Retirement planning today has taken on many new dimensions that never had to be considered by earlier generations. For one, people are living longer. A person who turns 65 today could be expected to live as many as 20 to 30 years in retirement as compared to a retiree in 1950 who lived, on average, an additional 15 years. Longer life spans have created a number of new issues that need to be taken into consideration when planning for retirement.
Lifetime Income Need
There actually is a lifetime after retirement and the need to be able to provide for a steady stream of income that cannot be outlived is more important than ever. With the prospect of paying for retirement needs for as many as 30 years, retirees need to be concerned with maintaining their cost-of-living. The core of our Government Pension system (Canada Pension and Old Age Security) at this time is partially indexed and as this is drawn by most retirees it gives a little added security against inflation. A few pensions have indexing attached but unfortunately because of the great cost to defined benefit pension plans this benefit is one component that is being adjusted on a regular basis.
Health Care Needs
Longer life spans can also translate into more health issues that arise in the process of aging. The provincial governments provide a limited safety net in the form of Medicare, however, it may not provide all the coverage needed especially in chronic illness cases. Planning for long-term care and medications, in the event of a serious disability or chronic illness, is becoming a key element of retirement plans today as few individuals have benefits in retirement to cover medical or dental expenses.
Planning for the transfer of assets at death is a critical element of retirement planning especially if there are survivors who are dependent upon the assets for their financial security. Planning for estate transfer can be as simple as drafting a will, which is essential to ensure that assets are transferred according to the wishes of the decedent. Larger estates may be confronted with probate fees and sizable income tax liabilities which could force liquidation if the proper planning is not done.
Paying for Retirement
Retirees who have prepared for their retirement usually rely upon four main sources of income: Canada Pension, Old Age Security, individual or employer-sponsored qualified retirement plans, and their own savings or investments. A sound retirement plan will emphasize registered plans and personal savings as the primary sources with Canada Pension and Old Age Security as a safety net for steady income.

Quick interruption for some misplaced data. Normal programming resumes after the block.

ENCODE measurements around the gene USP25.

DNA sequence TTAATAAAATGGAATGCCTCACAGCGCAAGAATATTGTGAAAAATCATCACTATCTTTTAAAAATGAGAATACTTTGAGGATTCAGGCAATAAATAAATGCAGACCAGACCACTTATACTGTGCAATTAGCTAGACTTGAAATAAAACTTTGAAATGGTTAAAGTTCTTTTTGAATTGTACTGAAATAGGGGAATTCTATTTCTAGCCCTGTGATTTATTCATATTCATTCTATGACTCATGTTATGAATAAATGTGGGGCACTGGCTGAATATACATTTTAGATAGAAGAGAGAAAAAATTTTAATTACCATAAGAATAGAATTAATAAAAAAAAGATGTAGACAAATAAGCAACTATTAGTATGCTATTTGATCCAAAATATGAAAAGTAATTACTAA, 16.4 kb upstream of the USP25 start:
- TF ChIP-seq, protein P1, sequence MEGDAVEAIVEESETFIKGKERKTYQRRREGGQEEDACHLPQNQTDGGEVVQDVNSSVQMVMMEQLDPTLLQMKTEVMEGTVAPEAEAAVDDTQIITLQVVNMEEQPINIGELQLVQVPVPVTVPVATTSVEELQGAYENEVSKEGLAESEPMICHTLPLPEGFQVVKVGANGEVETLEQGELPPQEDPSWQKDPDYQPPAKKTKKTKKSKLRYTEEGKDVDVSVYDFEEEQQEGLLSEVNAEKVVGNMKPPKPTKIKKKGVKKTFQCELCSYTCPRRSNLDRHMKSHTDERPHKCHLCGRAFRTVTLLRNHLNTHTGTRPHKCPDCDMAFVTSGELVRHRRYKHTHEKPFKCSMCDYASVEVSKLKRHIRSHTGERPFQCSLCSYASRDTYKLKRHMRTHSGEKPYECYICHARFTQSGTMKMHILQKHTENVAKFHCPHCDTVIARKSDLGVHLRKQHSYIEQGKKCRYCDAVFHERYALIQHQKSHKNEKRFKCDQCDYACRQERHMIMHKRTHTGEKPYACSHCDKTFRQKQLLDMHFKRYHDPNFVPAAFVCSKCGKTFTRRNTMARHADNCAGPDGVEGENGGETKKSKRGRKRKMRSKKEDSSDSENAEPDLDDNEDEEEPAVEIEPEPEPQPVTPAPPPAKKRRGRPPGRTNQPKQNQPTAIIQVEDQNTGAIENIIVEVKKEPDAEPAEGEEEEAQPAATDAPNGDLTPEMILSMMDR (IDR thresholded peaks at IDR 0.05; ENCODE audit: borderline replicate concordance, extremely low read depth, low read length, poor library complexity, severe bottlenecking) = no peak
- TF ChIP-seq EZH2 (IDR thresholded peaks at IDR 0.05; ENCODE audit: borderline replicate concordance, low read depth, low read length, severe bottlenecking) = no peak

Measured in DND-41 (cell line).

Canada Pension Plan and Old Age Security
Canada Pension was established in the 1960’s as a safety net for people who, after paying into the system from their earnings, could rely upon a steady stream of income for the rest of their lives. The age of retirement, when the income benefit starts is 65 which is referred to as the “normal retirement age”. Now, a person can collect Canada Pension at the age of 60 on a reduced benefit basis. The amount paid in benefits is based upon the earnings of an individual while working. If a person wanted to continue to work and delay receiving benefits, they could do so build up a larger benefit.
Old Age Security is currently payable at age 65 (and age 67 if born after 1961). OAS comes from taxes collected from all Canadians. Please refer to Service Canada for further information.
Employer-Sponsored Retirement Plans
Most employer-sponsored plans today are established as “defined contribution” plans whereby an employee contributes a percentage of his earnings into an account along with an equal amount by the employer, that will accumulate until retirement. As a registered plan, the contributions are deductible from the employee’s current income. The amount of income received at retirement is based on the total amount of contributions, the returns earned, and the employee’s retirement time horizon. Unfortunately there is no guarantee at the end of the contribution period.
Depending on the size and type of the organization, there might be a “defined benefit plan”. Less than 30 % of Canadian companies still have this type of retirement program which does give a preset amount of income in retirement based on tenure and final years of income earned. Some organizations have “Hybrid contribution plans” which are a mix of the two types above
Registered Retirement Savings Plans (RRSP’s) and Tax Free Savings Accounts (TFSA’s) are tax qualified retirement plans that were established as way for individuals to save for retirement with the benefit of tax favoured treatment. The traditional RRSP allows for contributions to be made on a tax deductible basis and to accumulate without current taxation of earnings inside the account. These plans are tax deferral accounts and must be collapsed by the end of the year one turns 71 into the next stage where an income stream starts in the year on turns 72. A TFSA is funded with after tax dollars and is allowed to grow on a tax free basis. For many this is a better choice for long term savings.
As with any Government program there are many rules and regulations that need to be adhered to for more information on retirement income needs and income sources, please contact us today.